Most Popular

Air Pollution, Health Spending and Willingness to Pay for Clean Air in China

Shanjun Li, Deyu Rao, Nahim Bin Zahur, Panle Jia Barwick, Aug 23, 2017

A study shows that reducing PM2.5 in China can lead to significant health benefit. A reduction of PM2.5 by 10 μg/m3 (about 20% from the current level) could result in an annual saving of 75 billion Yuan (or over 2%) in healthcare expenditure. The benefit from improved air quality proposed by recent national policies in China could justify large investment in cleanup activities.

Shadow Banking: China’s Dual-Track Interest Rate Liberalization

Hao Wang, Honglin Wang, Lisheng Wang, Hao Zhou, Jul 26, 2017

Professors Hao Wang and Hao Zhou, both of Tsinghua University, Honglin Wang formerly of Hong Kong Institute for Monetary Research (HKIMR) and Lisheng Wang of Chinese University of Hong Kong, argue that the shadow banking explosion in China may constitute a dual-track reform mechanism to liberalize the country's rigid interest rate policy.

Evaluating the Burden of a U.S.-China Trade War

Meixin Guo, Lin Lu, Liugang Sheng, Miaojie Yu, Apr 25, 2018

Trade disputes between the United States and China greatly intensified recently as the two countries announced a 25 percent tariff hike on $50 billion worth of products imported from each other, raising the risk of a trade war between the two giant trading economies. Based on a standard multi-sector, multi-country general equilibrium trade model with input-output linkages, we evaluate the cost of a trade war in which the United States and China both increase their tariffs to 45% for all imports from each other. We find that the United States would be more likely to be the bigger loser and that the cost for China would be moderate.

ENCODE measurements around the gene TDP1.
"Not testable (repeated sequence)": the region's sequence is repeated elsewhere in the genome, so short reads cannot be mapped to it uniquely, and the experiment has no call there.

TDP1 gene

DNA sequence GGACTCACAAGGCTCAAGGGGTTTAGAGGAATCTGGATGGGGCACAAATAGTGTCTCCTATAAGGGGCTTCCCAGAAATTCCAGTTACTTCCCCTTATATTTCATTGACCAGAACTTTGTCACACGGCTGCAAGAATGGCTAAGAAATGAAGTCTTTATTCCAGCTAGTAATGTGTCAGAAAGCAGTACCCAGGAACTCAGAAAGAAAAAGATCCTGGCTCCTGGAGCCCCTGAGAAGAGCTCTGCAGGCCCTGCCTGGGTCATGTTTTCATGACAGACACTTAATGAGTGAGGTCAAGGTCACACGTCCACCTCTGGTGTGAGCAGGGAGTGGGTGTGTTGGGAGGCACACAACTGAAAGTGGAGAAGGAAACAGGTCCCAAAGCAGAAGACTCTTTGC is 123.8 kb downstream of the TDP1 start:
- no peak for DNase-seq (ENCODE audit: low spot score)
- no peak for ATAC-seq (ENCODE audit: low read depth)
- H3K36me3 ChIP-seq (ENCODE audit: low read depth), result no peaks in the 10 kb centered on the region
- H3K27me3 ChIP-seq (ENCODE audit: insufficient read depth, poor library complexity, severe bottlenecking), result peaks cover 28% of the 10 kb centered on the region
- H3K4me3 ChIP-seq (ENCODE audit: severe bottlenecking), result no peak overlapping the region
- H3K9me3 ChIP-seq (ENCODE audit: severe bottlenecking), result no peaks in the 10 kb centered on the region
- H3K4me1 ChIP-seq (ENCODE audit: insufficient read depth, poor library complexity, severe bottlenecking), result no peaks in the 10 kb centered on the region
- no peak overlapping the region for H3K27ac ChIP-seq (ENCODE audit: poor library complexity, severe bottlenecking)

Privatization and Productivity in China

Yuyu Chen, Mitsuru Igami, Masayuki Sawada, Mo Xiao, Jan 31, 2018

Privatization has boosted Chinese firms’ productivity, both in the short run and the long run. Consumer-oriented industries saw larger gains than “strategic” (heavily regulated) sectors. Chinese patents and “new product” surveys seem less reliable, because any statistics become useless once they become policy targets.

The Financing of Local Government in China: Stimulus Loans Wane and Shadow Banking Waxes

Zhuo Chen, Zhiguo He, Chun Liu, Jinyu Liu, Jul 05, 2017

The shadow banking activities in China surged in 2012-2013. Prof. Zhuo Chen and Prof. Chun Liu from Tsinghua University, Prof. Zhiguo He from Chicago Booth and Prof. Jinyu Liu from the University of International Business and Economics provide empirical evidence showing that the “barbarian growth” of China’s shadow banking during this period constitute a “hangover effect” from the four trillion RMB stimulus package in 2009.